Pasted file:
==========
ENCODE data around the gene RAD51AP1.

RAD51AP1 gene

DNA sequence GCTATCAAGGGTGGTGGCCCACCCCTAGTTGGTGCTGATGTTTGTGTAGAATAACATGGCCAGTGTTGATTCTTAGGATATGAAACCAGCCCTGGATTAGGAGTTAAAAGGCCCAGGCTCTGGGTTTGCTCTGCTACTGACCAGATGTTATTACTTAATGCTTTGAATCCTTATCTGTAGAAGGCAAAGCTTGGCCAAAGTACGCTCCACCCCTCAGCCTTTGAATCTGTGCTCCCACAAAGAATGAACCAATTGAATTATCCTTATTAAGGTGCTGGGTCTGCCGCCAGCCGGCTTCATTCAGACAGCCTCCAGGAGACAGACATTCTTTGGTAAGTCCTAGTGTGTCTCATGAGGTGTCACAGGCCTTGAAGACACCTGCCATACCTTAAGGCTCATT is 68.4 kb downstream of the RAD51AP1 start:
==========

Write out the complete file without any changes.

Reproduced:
ENCODE data around the gene RAD51AP1.

RAD51AP1 gene

DNA sequence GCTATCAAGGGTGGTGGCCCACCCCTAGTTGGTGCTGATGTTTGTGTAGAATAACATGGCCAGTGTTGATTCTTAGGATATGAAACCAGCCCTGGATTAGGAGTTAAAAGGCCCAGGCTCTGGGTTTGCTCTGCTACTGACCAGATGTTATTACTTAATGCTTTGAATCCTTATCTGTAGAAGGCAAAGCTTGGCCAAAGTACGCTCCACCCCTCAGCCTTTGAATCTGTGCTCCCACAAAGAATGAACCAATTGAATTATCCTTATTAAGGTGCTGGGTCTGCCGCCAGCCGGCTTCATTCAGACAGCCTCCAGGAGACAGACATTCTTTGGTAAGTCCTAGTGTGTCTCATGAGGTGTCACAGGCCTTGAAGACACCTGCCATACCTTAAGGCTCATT is 68.4 kb downstream of the RAD51AP1 start: